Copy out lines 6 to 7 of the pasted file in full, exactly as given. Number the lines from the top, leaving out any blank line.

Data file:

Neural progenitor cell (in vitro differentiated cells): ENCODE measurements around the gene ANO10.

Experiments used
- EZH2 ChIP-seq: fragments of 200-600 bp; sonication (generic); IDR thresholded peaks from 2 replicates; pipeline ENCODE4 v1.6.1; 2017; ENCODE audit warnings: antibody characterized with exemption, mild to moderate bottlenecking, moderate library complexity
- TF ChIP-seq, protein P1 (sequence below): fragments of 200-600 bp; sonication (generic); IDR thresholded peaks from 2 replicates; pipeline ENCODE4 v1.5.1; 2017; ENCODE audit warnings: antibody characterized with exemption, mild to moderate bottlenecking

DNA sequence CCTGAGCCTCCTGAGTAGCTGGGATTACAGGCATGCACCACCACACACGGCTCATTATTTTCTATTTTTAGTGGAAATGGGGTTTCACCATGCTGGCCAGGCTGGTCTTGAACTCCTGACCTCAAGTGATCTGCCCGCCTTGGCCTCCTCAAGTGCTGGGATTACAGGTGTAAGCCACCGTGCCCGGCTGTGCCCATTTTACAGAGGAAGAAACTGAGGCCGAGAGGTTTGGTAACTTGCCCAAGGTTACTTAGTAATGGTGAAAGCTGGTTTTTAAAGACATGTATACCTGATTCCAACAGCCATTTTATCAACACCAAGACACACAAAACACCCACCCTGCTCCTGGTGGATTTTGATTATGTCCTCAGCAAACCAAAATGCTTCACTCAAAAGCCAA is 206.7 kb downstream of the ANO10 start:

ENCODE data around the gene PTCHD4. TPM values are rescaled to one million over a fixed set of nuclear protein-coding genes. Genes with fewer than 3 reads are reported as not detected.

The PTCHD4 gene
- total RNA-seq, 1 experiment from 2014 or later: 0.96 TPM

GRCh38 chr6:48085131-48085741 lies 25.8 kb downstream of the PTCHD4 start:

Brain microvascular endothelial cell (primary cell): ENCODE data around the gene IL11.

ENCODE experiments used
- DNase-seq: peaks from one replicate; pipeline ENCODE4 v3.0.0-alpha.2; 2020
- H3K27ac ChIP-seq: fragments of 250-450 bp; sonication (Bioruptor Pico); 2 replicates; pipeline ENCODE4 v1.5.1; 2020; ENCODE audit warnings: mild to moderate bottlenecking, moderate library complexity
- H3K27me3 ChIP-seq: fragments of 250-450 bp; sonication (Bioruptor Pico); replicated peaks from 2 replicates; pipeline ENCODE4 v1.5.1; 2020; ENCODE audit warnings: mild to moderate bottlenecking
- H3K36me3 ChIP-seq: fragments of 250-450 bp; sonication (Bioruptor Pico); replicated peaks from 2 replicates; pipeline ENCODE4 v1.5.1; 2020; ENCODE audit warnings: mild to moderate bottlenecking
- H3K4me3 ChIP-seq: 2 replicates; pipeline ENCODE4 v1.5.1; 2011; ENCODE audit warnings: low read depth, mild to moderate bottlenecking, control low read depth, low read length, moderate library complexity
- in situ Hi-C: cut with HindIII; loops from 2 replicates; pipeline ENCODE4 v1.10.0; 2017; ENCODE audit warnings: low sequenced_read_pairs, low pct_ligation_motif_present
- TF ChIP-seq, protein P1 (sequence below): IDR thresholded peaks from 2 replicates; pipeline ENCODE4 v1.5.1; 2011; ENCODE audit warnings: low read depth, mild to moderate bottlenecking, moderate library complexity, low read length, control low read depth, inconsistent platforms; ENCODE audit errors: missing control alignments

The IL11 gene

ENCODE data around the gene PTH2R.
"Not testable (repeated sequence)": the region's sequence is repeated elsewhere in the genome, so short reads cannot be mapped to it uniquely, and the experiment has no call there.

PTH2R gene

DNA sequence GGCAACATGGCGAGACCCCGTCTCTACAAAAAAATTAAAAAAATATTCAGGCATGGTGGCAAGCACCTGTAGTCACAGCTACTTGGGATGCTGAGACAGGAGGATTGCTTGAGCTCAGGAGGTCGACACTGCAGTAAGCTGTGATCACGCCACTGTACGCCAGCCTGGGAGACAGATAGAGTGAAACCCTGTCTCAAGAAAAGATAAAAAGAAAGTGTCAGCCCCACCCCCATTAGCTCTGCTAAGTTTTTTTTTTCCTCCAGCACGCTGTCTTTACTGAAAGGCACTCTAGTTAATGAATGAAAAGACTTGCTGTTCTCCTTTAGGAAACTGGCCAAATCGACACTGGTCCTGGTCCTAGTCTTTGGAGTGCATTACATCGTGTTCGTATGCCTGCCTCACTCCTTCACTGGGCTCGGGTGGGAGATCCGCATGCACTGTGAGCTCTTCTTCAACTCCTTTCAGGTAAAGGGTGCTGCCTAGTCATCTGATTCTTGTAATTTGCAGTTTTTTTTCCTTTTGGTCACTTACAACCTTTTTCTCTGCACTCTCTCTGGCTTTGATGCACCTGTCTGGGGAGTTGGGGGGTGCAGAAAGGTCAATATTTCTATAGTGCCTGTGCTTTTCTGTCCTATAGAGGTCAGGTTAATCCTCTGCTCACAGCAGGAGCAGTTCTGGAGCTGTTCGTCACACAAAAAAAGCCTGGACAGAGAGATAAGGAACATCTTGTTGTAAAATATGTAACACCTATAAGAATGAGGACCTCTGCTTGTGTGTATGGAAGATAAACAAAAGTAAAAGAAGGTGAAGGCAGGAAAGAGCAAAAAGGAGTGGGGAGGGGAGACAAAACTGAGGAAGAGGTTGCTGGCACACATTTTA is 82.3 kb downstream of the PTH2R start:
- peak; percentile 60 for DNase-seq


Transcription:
ENCODE data around the gene PTCHD4. TPM values are rescaled to one million over a fixed set of nuclear protein-coding genes. Genes with fewer than 3 reads are reported as not detected.

The PTCHD4 gene